Amazon says it is all social media’s fault for letting faux overview schemes thrive • The Register

Amazon, which has struggled to curb counterfeiting and fraud on its e-commerce platform for years, has blamed social media companies for undermining its integrity efforts.

In a post related to its Project Zero anti-counterfeiting initiative launched in 2019, the computer rental and gift business celebrated its focus on customers and reprimanded unidentified social media companies for failing to crack down on vendors of fake product reviews.

Coincidentally, Amazon’s lobbying is said to have helped thwart the Inform Consumers Act, which proposed a counterfeiting law that would have required Amazon to authenticate third-party merchants on its platform. The company claims the legislation is favorable to brick and mortar stores.

Either way, Amazon said that while it has developed and used technology “over many years” to prevent fake reviews from ever being seen, it recognizes that its approach has limitations, which is why it has hired customers and sellers to report fake reviews – without paying for their time or work.

But even those efforts have proven inadequate, the company said, as review manipulators switched to social media to enable what Facebook would call “coordinated inauthentic behavior.”

“Because of our continued improvements in detecting fake reviews and connections between buying and selling accounts by malicious actors, we’ve seen an increasing trend of malicious actors trying to solicit fake reviews outside of Amazon, particularly through social media. Services, ”said the company.

“Some use social media services themselves; in other cases, they hire a third party to perform this activity on their behalf. However, malicious actors regularly attempt to conduct this transaction outside of Amazon to hide our ability to detect their activity.” and the relationship between the multiple accounts that commit or benefit from this abuse. “

Amazon says it identified more than three times as many groups associated with fake reviews (1,000+) in the first three months of 2021 as it did in the same period of 2020 (300+) and the ecommerce Business praised social media companies to respond faster to abuse reports. Average response time to closing groups alleged violating rules dropped from 45 days last year to just five days this year. That matters something.

Nonetheless, Amazon wants social media companies to take unsolicited action and monitor the platform’s activities.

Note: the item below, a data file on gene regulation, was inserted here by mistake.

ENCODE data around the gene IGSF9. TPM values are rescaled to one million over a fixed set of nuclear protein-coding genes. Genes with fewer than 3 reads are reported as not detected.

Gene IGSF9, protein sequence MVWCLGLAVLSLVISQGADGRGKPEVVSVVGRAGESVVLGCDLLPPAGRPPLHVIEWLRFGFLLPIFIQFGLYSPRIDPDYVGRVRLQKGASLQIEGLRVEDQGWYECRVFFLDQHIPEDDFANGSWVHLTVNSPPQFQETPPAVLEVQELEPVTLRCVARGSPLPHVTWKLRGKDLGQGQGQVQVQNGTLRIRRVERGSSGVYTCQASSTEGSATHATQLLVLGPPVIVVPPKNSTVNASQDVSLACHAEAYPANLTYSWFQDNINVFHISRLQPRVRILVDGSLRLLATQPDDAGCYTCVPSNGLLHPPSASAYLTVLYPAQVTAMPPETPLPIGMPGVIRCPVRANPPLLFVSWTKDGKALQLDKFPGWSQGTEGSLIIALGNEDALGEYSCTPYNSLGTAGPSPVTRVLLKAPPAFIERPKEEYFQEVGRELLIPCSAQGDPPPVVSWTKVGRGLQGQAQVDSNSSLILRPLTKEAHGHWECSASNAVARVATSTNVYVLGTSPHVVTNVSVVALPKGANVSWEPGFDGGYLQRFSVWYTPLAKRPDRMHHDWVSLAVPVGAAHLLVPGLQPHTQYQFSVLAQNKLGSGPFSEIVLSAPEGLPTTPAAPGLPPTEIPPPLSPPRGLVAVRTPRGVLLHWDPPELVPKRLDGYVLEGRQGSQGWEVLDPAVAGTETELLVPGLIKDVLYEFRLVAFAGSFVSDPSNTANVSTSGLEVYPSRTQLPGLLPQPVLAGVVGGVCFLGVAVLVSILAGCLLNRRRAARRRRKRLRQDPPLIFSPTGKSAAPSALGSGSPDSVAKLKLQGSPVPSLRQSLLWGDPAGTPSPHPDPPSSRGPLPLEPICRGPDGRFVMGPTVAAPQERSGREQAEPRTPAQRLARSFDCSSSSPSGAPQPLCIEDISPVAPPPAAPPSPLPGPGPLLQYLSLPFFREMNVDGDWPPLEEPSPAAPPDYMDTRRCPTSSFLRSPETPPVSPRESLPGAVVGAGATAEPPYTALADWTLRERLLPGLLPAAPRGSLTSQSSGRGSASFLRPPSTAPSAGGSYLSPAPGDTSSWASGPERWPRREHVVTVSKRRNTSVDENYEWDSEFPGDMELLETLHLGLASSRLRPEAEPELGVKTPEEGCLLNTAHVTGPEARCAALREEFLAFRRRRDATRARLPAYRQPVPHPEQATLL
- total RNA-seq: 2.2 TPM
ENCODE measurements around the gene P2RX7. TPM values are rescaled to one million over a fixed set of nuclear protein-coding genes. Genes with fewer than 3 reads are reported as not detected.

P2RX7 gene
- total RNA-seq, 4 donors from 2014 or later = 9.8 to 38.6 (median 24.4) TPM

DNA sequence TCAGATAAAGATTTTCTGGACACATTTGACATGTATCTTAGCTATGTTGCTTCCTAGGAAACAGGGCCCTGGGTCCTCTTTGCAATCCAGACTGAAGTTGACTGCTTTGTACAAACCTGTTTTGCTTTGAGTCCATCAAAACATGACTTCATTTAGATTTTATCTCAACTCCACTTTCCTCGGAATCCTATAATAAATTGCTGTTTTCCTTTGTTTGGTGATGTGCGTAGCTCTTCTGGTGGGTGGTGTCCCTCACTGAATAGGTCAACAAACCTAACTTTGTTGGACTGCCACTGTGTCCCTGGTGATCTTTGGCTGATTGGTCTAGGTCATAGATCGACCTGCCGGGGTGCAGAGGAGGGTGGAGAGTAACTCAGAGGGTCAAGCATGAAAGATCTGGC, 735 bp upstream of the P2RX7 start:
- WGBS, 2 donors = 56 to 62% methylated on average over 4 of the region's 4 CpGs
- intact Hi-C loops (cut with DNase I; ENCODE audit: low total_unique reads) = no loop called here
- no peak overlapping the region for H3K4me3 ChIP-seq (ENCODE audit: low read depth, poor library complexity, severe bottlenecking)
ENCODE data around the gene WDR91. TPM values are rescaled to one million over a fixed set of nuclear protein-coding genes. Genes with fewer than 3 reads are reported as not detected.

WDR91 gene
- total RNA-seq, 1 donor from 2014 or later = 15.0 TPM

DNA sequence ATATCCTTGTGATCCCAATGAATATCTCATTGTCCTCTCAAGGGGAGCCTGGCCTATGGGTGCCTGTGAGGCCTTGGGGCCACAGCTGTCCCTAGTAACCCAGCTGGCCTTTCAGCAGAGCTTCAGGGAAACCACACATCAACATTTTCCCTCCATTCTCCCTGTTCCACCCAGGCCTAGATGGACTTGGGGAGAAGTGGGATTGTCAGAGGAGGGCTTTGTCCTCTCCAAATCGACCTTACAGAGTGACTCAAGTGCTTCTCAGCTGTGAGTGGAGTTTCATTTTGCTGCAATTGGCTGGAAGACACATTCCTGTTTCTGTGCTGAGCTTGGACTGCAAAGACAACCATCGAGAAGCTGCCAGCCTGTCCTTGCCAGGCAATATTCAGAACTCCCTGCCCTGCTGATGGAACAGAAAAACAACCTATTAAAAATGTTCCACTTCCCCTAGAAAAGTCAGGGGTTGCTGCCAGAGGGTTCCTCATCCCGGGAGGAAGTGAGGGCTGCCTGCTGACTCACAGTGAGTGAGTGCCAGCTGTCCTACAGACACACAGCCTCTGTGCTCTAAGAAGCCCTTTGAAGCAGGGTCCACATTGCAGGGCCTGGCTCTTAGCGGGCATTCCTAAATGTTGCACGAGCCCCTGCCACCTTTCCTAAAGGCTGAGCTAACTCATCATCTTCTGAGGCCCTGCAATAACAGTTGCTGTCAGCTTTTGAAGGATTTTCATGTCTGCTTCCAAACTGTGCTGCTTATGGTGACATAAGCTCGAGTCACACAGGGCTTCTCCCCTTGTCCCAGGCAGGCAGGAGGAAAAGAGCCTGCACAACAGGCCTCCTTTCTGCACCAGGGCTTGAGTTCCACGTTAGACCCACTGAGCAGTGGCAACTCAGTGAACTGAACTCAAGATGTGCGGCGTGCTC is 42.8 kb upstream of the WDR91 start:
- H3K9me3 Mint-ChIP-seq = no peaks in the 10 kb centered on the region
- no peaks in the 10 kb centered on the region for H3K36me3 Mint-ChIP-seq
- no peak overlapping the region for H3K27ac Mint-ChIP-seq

“While we know some social media companies are reacting much faster, it is imperative for social media companies to invest appropriately in proactive controls to detect and enforce fake reviews before we report the problem to them Tackle problem on a large scale, “it said.

Amazon hasn’t identified which social media companies it has in mind, but security researchers have observed that Facebook and its Instagram subsidiary play an important role in creating and disseminating fake reviews, as they do with fake news .

In a pre-printed paper [PDF] Rajvardhan Oak, a graduate student at UC Berkeley who later joined Microsoft, wrote, “Our research shows that Facebook played an important role in this, which was distributed through ArXiv earlier this year:“ The Fault in the Stars: Understanding the Underground Market of Amazon Reviews “. the continued operation of the underground criticism market. “

Facebook does this with the help of ads. “Targeted advertising makes it easier to identify users who might be complicit in writing incentive-based reviews and gradually draws them deeper into the underground market,” explains Oaks paper.

This approach, described in a research paper from 2019 [PDF] as a “crowdturfing attack” can also be carried out using neural language models such as GPT-2 NLM.

“Because this method has an economic cost, it is usually limited to large-scale attacks,” explains the machine learning paper. “Automated crowdturfing, which uses machine learning algorithms to generate fake reviews, is a cheaper and more efficient way to attack online review systems.”

With Facebook reporting that it removed 1.3 billion fake accounts in the first quarter of 2021, up from 1.7 billion in the first quarter of 2020, some progress may be made. However, Facebook does not disclose how long these accounts were active or how they were used during that time. Judging by Amazon’s own seller forums, fake reviews are still a problem.

As a result, Amazon has asked for “coordinated help from consumer protection agencies around the world”.

Sonos sings

Separately, in Washington, DC, on Wednesday before a Senate Justice Antitrust Subcommittee, executives from Amazon [PDF] and google [PDF] took turns defending their home-oriented smart speaker technology (Alexa and Google Assistant) and observing how highly competitive the market is (despite pending antitrust complaints against each company).

A Sonos manager [PDF] meanwhile criticized the anticompetitive dominance of Big-Tech and pointed out that Google Assistant cannot run on its speakers at the same time as other assistant software because Google would not allow this.

There were also academics who urged to do something without being too sure about certain remedies.

“Today the platform companies appear to many as an imperial power,” noted Matt Crawford, Research Fellow at the Institute For Advanced Studies In Culture, in a prepared statement [PDF]. “The fundamental question of ‘Who rules?’ is pressed again on this body. “

This is a provocative question in a room full of rule makers, some of whom differ on who is legitimately running the United States. But it’s worth asking. ®

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